By the Brownlee LLP Litigation Team
In Ekman v Brooks (City), the Alberta Court of Queen’s Bench reinforced that it will not tolerate litigation by instalments (or “collateral attacks”) and will respect previous decisions made by courts and subdivision development and appeal boards when it comes to litigation that repeats previously adjudicated allegations.
Rather than filing a lawsuit against a municipality, the proper path for the plaintiff would have been to file appeals with the Alberta Court of Appeal, as required in the Municipal Government Act (MGA).
In this case, the property owner did not obtain a development permit prior to building an elaborate playground including five wooden structures and a zip line on their residential property. The owner also built two temporary structures to store tools and materials.
The City learned of the construction when residents complained, and it asked the property owner to apply for a development permit to ensure the construction met specific standards, including those set by the Alberta Building Code.
When the property owner refused the City’s request, the City obtained an Alberta Court of Queen’s Bench order to access the property and remove the structures. The order also delayed that action by the City to give the property owner the opportunity to apply for and appeal the development permit.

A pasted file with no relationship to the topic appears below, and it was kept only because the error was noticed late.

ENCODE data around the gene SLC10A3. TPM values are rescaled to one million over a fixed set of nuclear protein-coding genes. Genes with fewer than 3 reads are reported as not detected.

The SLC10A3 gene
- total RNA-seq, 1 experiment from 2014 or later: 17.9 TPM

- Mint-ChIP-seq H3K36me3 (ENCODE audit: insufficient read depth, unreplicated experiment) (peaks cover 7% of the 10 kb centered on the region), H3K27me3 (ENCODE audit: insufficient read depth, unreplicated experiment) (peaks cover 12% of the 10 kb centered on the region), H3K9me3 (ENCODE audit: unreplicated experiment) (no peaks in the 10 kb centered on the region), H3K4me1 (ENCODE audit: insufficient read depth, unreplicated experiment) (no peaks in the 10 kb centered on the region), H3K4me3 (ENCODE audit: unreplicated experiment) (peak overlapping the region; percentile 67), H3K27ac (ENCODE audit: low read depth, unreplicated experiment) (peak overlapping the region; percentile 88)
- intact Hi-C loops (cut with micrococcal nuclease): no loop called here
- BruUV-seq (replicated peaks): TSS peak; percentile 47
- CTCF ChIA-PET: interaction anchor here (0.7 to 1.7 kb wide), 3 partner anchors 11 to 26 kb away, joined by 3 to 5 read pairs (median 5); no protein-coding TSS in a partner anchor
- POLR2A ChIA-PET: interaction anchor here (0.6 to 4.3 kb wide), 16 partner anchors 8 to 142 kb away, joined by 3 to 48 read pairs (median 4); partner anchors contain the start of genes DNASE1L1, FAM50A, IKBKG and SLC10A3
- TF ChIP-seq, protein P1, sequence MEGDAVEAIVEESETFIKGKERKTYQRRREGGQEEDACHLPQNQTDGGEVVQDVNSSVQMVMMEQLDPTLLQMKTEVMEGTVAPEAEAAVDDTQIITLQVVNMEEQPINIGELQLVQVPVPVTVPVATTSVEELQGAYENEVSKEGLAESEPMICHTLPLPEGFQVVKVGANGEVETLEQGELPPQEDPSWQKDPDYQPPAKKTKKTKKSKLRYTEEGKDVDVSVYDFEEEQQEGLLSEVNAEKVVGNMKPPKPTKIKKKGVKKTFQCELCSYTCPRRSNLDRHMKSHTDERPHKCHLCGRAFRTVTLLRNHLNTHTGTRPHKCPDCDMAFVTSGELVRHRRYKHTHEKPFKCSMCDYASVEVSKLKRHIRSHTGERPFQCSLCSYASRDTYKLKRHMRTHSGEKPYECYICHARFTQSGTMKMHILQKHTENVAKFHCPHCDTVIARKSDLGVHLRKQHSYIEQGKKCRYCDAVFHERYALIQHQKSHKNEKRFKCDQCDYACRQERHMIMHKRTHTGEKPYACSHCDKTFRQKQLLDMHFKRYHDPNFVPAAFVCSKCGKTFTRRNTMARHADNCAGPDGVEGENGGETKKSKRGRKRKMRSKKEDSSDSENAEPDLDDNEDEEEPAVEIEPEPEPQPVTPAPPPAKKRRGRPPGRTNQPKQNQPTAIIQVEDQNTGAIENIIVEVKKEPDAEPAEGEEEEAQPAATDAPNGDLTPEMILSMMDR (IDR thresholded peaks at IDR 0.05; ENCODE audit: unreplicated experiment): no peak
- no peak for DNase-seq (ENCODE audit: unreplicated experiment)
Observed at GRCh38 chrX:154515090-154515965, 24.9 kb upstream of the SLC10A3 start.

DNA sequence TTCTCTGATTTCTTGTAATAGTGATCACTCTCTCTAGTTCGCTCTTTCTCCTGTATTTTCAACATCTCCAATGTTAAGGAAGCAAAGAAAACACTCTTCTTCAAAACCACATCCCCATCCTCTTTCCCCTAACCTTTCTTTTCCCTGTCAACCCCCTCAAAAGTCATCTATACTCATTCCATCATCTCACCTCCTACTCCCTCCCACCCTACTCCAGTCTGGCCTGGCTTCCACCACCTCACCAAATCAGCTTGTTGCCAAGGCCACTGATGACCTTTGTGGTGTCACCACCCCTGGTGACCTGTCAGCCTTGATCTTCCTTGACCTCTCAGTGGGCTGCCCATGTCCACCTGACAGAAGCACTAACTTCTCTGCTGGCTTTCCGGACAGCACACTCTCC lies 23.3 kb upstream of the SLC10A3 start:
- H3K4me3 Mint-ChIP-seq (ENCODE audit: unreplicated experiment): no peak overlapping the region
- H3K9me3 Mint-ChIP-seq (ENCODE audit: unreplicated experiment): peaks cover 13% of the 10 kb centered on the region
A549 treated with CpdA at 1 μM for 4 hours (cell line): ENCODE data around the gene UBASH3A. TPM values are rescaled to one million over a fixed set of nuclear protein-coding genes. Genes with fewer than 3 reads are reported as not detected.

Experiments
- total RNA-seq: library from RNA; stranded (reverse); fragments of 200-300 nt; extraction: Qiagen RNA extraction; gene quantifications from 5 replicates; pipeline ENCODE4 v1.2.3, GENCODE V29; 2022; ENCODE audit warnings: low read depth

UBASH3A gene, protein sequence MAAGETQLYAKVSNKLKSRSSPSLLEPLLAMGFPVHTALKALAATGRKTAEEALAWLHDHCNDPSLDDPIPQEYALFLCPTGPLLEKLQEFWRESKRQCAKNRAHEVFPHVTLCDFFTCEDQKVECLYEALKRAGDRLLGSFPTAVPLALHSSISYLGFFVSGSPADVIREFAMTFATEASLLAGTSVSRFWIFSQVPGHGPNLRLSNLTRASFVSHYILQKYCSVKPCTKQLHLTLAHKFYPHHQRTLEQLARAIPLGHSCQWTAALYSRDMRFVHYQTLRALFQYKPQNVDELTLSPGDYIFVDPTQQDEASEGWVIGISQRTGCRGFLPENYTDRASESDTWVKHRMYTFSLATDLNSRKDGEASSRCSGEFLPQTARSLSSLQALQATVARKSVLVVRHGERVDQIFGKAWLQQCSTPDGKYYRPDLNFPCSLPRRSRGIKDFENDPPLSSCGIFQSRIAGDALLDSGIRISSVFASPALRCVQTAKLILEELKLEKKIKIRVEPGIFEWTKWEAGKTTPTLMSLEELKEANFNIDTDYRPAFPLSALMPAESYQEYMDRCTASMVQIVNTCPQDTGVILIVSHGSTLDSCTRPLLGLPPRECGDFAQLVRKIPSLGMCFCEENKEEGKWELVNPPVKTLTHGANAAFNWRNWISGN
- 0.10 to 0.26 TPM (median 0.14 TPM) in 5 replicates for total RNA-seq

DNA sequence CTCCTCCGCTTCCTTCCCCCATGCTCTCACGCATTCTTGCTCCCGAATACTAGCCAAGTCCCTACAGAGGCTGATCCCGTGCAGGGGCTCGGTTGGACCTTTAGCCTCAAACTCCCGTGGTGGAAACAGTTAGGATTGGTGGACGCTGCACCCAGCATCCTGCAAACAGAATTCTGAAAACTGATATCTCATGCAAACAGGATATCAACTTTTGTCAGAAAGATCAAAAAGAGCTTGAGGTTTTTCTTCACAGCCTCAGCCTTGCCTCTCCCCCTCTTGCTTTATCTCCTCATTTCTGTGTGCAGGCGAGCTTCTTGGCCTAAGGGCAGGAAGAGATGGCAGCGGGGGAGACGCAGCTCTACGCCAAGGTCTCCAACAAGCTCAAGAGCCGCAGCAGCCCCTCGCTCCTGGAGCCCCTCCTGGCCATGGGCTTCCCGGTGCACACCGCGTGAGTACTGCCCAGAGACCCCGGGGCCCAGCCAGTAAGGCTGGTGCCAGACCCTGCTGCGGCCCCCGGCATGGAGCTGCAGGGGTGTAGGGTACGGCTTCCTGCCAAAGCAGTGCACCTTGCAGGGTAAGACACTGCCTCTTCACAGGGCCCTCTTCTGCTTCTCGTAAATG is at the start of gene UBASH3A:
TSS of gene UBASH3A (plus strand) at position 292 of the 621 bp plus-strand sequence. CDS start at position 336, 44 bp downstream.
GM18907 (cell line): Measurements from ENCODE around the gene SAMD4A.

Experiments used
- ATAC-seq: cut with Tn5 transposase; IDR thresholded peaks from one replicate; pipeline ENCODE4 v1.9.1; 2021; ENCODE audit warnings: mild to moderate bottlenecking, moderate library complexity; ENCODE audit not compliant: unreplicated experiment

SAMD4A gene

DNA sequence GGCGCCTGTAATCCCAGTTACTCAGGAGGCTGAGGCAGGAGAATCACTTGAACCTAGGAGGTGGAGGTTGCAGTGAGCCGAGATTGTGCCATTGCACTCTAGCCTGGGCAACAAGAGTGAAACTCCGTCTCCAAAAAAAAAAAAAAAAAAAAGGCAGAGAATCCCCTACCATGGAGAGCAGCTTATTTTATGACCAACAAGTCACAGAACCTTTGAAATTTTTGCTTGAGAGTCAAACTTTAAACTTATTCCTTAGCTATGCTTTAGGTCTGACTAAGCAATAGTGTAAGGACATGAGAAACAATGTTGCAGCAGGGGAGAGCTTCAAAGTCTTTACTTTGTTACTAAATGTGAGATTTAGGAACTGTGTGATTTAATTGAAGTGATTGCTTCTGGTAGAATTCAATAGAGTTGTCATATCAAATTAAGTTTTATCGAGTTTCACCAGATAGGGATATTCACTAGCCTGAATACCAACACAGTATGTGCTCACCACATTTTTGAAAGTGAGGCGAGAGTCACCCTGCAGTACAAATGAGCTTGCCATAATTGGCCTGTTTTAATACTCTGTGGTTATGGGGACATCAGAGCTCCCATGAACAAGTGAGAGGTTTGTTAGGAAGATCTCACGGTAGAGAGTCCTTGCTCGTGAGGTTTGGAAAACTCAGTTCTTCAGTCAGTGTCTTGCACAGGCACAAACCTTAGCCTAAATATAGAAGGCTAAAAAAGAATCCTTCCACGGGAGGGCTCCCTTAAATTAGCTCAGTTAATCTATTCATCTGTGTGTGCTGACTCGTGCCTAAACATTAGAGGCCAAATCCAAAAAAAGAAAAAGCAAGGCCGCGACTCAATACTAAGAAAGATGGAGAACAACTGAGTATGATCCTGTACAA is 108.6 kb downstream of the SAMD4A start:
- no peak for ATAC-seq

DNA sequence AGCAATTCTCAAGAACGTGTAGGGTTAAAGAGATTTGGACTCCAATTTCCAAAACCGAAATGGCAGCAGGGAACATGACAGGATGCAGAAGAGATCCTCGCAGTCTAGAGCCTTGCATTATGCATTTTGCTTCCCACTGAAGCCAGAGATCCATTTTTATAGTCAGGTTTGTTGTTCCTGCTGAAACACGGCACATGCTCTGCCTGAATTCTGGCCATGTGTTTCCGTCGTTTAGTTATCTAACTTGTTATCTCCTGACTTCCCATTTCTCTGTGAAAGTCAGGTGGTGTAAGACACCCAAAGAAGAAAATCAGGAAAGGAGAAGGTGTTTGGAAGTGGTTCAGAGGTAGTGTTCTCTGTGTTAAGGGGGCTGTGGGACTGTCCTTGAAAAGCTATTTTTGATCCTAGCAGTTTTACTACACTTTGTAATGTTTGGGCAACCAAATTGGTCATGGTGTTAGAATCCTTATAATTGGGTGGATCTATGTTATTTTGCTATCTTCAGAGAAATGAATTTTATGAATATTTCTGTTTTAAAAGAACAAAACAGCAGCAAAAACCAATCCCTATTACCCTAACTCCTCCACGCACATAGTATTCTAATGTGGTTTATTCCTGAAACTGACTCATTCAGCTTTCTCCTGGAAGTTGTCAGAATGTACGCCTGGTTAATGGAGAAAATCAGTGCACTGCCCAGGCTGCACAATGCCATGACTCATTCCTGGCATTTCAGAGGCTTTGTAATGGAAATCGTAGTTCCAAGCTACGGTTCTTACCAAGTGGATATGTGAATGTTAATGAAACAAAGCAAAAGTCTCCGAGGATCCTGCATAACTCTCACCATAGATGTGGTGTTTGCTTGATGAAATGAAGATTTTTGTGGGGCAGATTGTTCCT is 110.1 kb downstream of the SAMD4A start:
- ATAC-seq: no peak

The property owner successfully obtained a development permit that included five conditions for approval. Unhappy with the conditions, the property owner appealed to the subdivision development and appeal board (SDAB), which upheld the permit and its conditions. When the property owner refused to comply with the permit’s conditions, the City entered the property and began removing the structures.
Rather than appeal the SDAB’s decision to the Court of Appeal, the property owner sued the City. The lawsuit alleged that the City was negligent for placing unreasonable conditions on the development permit, that it trespassed when it began removing the structures, that it was targeting the property owner, and that a City employee was exercising an abuse of public office.
In dismissing the lawsuit, Alberta Court of Queen’s Bench Master J.R. Farrington noted that the property owner did not file an appeal contesting the original court order nor did he file an appeal contesting the SDAB ruling.
“The place to challenge them was by appeal rather than by simply filing a new action,” he wrote in his decision. “One cannot simply start a new lawsuit and hope for a different result on issues that have already been decided.”